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Willis D. Hawley Dean, George Peabody College Vanderbilt University Nashville, Tenn.

The article entitled "Few Shifts Seen in Education-School Curricula'' (June 22, 1988) succinctly presented the findings of our study of teacher-education reforms in Southern states.

But the article's emphasis and tone may be misleading.

The major purpose of the study was to identify strategies that seemed to facilitate change.

Your article suggested that few changes in curricula were occurring.

But our study reported a big increase in the amount of field-based instruction in teacher-preparation programs, and--as the article did note--the pace of change seems to be quickening.

The major finding of the study was not that education schools and programs were dragging their feet but that they were getting very little support from central administrators and others within their universities, and that state policies may be exacerbating this situation.

Let me note, too, that I conducted the study with two of my faculty colleagues at Vanderbilt, Ann Austin and Elizabeth Goldman, rather than with "two assistants."

Editor's note: The article, which covered the points the writer makes, was written from an executive summary of the research published by the Southern Regional Education Board and thus may have reflected an sreb perspective on the findings.

Fred Gibson Teacher Coachella Valley Unified School District Thermal, Calif.

The headline read "Corporal-Punishment Foes Gain Victories, See 'Best Year Ever"' (June 22, 1988). It was bad news.

The label "corporal-punishment foes" doesn't do the issue justice. If it were simply a case of insensitive brutes beating innocent children, any fool would have to be on the side of the children.

But when you get past individual cases of adult stupidity, you have to face the greater issue of social order and its enforcement.

California succumbed to a blitzkrieg by foes of corporal punishment last year, and the results have not been good.

Certainly discipline and student behavior have not improved. If what I see, hear, and read is to be trusted, some schools are in total chaos.

Outwardly such schools may even appear calm, but on the inside many teachers have virtually given up, the kids all but run the school, and police power stands ready to back up the students whenever they yell ''child abuse."

I can't match the slick propaganda the opponents of corporal punishment put out or the apparently limitless access they have to the public media.

Still, I must protest what I see as a clear and present danger to a sane society, a society that respects law-abiding behavior and loves its children enough to provide a safe and orderly environment for their growth.

In a society whose very fabric is threatened by crime, how can a group of witch-doctor psychologists convince even staunch conservatives that enforceable adult authority is somehow bad for children?

All major polls indicate that the public wants effective discipline in its schools. But teachers are being systematically stripped of authority without reasonable justification.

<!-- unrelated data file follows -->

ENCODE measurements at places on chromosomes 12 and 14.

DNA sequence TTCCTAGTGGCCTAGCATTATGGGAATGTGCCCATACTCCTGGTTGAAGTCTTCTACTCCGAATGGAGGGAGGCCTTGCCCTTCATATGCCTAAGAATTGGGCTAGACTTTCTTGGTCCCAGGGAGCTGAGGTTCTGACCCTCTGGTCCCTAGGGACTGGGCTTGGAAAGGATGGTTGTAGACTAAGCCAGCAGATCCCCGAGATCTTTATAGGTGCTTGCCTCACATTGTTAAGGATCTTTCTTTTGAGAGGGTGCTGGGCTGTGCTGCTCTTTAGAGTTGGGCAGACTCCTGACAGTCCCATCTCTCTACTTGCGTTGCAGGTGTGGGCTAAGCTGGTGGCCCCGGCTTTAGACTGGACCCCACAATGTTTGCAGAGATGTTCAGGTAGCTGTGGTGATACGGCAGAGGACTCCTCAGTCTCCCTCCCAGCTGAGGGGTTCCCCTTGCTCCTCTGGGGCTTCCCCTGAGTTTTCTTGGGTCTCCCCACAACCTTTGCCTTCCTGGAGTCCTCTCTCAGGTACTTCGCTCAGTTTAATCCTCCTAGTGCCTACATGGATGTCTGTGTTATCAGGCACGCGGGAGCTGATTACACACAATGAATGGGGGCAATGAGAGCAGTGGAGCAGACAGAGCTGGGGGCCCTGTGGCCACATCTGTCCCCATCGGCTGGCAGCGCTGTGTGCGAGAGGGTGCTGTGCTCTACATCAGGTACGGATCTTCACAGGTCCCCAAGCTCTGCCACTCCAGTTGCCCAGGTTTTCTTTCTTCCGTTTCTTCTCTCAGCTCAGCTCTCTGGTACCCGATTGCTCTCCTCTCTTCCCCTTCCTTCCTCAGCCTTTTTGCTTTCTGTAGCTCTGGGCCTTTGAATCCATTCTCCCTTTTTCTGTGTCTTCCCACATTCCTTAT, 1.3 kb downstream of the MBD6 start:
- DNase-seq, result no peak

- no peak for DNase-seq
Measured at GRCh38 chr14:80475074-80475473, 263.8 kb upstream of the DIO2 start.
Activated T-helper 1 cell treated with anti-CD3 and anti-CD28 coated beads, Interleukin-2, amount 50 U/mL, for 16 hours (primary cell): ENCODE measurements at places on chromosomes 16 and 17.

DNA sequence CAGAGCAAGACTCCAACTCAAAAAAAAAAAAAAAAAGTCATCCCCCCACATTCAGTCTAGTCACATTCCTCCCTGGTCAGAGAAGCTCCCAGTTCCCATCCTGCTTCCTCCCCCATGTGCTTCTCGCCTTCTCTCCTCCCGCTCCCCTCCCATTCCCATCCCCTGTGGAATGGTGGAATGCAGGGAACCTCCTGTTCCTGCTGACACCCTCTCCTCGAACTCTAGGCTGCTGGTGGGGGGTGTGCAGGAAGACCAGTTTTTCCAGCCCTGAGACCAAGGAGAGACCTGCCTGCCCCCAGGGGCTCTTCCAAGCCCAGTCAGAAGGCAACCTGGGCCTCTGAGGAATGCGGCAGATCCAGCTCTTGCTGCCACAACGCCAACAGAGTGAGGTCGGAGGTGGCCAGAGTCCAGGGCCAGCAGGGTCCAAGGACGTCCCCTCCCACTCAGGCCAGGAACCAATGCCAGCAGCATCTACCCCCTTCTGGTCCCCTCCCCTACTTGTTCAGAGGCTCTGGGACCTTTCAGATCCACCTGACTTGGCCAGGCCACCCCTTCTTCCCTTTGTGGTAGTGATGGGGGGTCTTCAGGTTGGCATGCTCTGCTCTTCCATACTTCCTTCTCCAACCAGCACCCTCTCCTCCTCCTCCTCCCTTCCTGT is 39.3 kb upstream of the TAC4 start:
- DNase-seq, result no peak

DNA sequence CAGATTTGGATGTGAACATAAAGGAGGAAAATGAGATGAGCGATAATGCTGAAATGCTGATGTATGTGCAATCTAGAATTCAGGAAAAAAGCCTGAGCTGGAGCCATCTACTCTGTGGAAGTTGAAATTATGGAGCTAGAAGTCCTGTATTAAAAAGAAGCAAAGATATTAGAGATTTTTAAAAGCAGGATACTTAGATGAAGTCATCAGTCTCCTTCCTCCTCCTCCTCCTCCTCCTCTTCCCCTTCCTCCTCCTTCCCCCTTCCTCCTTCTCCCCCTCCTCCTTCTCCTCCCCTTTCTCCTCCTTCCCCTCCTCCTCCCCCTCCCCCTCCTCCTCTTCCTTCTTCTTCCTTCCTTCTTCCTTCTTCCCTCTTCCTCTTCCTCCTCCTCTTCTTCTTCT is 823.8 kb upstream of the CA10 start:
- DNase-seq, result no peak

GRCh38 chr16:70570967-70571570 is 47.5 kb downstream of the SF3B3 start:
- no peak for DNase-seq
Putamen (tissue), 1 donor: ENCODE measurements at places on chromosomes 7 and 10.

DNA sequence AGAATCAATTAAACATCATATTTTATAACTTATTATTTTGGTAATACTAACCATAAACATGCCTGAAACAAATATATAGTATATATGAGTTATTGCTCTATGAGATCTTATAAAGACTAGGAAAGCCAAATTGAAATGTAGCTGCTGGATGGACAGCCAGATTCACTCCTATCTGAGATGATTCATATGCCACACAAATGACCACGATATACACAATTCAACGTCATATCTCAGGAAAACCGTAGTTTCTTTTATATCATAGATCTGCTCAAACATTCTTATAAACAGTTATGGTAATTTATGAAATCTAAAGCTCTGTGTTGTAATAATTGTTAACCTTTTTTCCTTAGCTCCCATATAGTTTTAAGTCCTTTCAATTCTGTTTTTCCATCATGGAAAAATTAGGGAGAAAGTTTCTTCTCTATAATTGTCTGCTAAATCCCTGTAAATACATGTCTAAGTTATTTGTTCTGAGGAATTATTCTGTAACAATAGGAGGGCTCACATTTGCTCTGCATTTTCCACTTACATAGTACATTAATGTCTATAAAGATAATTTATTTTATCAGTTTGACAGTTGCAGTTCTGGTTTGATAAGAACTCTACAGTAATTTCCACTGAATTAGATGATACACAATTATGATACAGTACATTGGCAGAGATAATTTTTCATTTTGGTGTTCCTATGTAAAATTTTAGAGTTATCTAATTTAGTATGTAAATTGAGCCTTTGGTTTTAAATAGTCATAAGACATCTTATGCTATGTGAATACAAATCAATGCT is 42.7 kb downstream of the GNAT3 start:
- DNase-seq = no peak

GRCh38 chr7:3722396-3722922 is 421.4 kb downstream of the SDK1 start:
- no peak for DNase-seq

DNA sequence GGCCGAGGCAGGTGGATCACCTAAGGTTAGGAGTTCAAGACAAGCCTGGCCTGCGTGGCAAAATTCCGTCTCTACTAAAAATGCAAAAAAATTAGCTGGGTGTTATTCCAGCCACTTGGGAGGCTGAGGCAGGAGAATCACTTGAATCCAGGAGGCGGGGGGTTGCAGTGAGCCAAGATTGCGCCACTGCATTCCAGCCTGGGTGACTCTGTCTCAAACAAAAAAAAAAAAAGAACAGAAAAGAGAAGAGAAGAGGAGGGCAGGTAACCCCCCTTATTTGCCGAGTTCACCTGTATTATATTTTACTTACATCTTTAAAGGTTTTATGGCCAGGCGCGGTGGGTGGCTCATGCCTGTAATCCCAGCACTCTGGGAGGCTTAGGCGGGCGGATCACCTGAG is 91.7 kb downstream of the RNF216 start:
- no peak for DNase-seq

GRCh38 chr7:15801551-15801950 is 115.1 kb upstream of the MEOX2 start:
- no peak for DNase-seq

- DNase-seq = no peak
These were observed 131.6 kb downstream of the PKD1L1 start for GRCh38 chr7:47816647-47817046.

Too often, the "better methods of discipline" advocated by the foes of corporal punishment are nothing more than ineffective and time-consuming techniques of psychological control that have significant potential for damage in their own right.

To the Editor:

Patrick E. Graham Principal R.A. Hubbard Elementary School Courtland, Ala.

The "foes" of corporal punishment who gained victory are the foes of our children.

I am thankful my teachers used corporal punishment when I needed it. I am glad my parents loved me enough to use corporal punishment.

Norman A. Bleshman Boynton Beach, Fla.

Your article "State Special-Education Placement Patterns Vary, E.D. Finds" (June 22, 1988) carefully notes some unanswered questions.

In fact, many studies of mainstreaming have ignored a number of major considerations.

For example, do the mainstreamed students learn more academically in the mainstream than they could have in a self-contained classroom?

Do they ever catch up with the average student in their mainstreamed classes?

And what is the effect on the learning of nonhandicapped students when their teachers must disproportionately divide their time?

Do "least restrictive environments" refer to socially enabling or academically enabling environments?

And since many special-education students can experience early success in a vocational program, why are consolidated and vocational schools unreceptive to providing early starts?

A.C. Fortosis Consultant for Academic Affairs Association of Christian Schools International Grand Rapids, Mich.

Vincent Rogers's assertion that textbooks are quite acceptable to most teachers is disturbing ("School Texts: The Outlook of Teachers," Commentary, Aug. 3, 1988).

In light of Mr. Rogers's findings, recent research carried out by Paul Vitz of New York University is especially alarming.

Mr. Vitz found that out of 670 stories from 3rd- and 6th-grade readers, there was not even one reference to representative Protestant religious life.

And 6th-grade social-studies texts neglected the contributions of Jewish and Christian groups in American history, the report found.

Such words as "marriage," "wedding," "husband," and "wife" were absent from social-studies books dealing with modern American life.

These books also failed to represent mothering and homemaking as worthy and significant roles for women.

Where in the world are we going?

Vol. 08, Issue 03

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